it is difficult to focus an f/8 mirror lens precisely. I would not consider this lens,or any 500 mm as a"general" purpose long lens. For things like daylight (and I mean bright daylight) shooting of distanct action from one spot, a 500mm lens is handy. Like surfers, zoo animals outdoors, or offshore sailboats, or other long-range subjects. Around water, the mirror lens' doughnut shaped OOF highlights come into play,and a simple,cheap $99 all-glass 500mm f/8 from Ritz camera (lens marketed as Phoenix,or Samyang,or Quantaray if from Ritz) might be a better suggestion than a mirror lens design.
     
    Last edited: Aug 2, 2009
  3. Garbz

    Garbz No longer a newbie, moving up!

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    Well there's a big difference between not national geographic quality and what you would get when a mirror lens renders something out of focus. The problem is that out of focus blue is rendered in a doughnut shape. This leads to horrid pictures under a lot of circumstances although you possibly could get some very decent photos out of it in some situations.
     
  4. benhasajeep

    benhasajeep TPF Noob!

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    SAVE YOUR MONEY!

    Take the money you were going to spend on it and save it for a Sigma 150-500. Yes quite a bit more for the Sigma but the difference is night and day. You get a long very useable lens with full functions.

    I have not had a 1000mm but I used to own a 500mm and it was a complete waste of money. Yes you get pictures but the quality is about the same as a cell phone pic. They do not produce sharp quality pictures like a true lens will.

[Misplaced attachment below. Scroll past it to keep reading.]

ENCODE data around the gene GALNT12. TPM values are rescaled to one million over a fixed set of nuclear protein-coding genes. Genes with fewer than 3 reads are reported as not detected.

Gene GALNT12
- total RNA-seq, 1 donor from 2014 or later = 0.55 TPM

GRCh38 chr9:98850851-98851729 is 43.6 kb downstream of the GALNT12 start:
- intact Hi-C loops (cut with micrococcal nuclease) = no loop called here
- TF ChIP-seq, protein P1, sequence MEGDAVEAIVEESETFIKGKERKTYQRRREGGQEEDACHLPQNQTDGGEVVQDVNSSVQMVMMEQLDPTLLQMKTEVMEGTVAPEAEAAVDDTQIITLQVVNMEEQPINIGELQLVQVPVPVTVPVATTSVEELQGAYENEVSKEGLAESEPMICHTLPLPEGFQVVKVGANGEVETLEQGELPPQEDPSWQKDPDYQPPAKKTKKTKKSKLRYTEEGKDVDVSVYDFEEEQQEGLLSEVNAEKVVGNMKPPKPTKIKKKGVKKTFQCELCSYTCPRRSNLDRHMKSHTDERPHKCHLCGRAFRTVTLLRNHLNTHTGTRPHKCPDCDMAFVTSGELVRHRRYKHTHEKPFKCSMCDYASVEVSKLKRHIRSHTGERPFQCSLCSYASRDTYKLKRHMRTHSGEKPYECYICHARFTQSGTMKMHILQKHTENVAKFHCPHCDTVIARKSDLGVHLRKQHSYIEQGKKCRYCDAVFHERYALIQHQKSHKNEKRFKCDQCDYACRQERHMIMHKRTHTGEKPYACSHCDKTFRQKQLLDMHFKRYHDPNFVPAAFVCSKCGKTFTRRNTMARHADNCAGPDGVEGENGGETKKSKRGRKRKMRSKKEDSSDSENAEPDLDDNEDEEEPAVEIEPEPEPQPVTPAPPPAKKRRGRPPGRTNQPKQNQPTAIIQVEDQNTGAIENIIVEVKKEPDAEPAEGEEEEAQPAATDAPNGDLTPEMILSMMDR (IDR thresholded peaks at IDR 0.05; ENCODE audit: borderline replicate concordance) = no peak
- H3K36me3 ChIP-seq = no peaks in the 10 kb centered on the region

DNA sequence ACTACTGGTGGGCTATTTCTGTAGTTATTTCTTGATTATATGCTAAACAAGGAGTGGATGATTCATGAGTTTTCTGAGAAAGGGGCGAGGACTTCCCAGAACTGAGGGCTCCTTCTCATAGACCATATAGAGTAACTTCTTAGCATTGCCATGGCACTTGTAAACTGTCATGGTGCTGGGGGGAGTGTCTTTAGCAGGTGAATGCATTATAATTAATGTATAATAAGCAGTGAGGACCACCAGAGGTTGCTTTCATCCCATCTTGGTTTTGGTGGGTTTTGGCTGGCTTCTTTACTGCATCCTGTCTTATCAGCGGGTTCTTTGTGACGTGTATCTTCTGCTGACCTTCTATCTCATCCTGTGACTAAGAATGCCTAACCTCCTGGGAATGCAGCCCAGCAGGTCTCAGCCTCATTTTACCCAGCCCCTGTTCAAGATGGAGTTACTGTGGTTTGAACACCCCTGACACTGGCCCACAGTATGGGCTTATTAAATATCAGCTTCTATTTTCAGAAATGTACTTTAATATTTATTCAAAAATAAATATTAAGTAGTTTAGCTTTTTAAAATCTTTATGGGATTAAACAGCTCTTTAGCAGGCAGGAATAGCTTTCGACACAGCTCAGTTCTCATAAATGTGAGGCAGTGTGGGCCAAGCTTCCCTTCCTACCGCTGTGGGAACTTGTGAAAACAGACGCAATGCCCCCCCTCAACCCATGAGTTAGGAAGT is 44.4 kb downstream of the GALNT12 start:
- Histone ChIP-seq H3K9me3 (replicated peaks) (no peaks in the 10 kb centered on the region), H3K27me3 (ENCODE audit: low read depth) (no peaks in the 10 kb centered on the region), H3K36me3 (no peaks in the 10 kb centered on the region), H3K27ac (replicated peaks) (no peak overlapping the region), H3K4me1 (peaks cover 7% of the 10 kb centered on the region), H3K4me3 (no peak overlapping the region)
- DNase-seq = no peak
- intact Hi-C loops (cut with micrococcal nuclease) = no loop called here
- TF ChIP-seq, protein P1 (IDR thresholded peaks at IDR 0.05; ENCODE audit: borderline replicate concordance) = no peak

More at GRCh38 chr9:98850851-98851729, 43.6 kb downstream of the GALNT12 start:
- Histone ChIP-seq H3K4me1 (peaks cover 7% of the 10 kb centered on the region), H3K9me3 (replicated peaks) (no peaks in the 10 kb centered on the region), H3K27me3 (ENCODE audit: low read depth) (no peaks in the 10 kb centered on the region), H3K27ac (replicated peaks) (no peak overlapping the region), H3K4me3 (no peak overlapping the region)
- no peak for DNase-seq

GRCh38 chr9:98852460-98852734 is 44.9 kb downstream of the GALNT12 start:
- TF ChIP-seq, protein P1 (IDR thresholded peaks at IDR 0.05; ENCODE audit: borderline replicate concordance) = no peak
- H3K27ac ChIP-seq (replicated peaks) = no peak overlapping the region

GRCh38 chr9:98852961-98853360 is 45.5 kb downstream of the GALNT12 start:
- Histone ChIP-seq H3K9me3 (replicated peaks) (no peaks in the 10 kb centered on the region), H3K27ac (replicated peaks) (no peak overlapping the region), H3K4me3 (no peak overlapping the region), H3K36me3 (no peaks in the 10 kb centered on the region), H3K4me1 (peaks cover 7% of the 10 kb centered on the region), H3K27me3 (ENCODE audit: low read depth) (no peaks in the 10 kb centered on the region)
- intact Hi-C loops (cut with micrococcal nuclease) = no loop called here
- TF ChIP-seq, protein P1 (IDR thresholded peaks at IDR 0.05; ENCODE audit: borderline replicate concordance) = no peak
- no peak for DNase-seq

Save your money towards a real lens like the Sigma. If you bought the 1000mm you would be 1/4 there already.
     
  5. blash

    blash TPF Noob!

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    It's not a real 1000mm mirror lens anyways - the eBay auction is actually selling a 500mm mirror lens with a 2x teleconverter.
     
  6. KmH

    KmH Helping photographers learn to fish Supporting Member

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    Which means at 1000 mm it will be f/16, not f/8.

    You'll be looking a very slow shutter speeds at 1000 mm.
     
  7. Battou

    Battou No longer a newbie, moving up!

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    Save your money and get a manual focus Vivitar 400mm f/5.6 super telephoto. It too is a cheap solution to getting longe range but as a super telephoto the results will be better than that mirror lens could do and you won't have that peskey fixed aperture thing to try to work around. It can be found on almost all film body mounts, most for under a hundred bucks. As for the compatability with your Sony...I don't know the mount but I am reasonably sure that there is an adapter made if the Minolta M mounts are not already compatable, I simply don't know the system that well.

    Shot with Vivitar 400mm f/5.6 on Canon mount

    Common Crow by Battou - Photo Lucidity

    Blue Jay by Battou - Photo Lucidity

    Cedar Waxwing by Battou - Photo Lucidity

    Hawk VS Raven (3/4) by Battou - Photo Lucidity

    Common Sparrow by Battou - Photo Lucidity

    Shot with Vivitar 400mm f/5.6 on Olympus mount

    Untitled #12 by Battou - Photo Lucidity

    for quality and speed it is not going to win any awards but it is far more versitle than that 500mm fixed aperture mirror lens will ever be.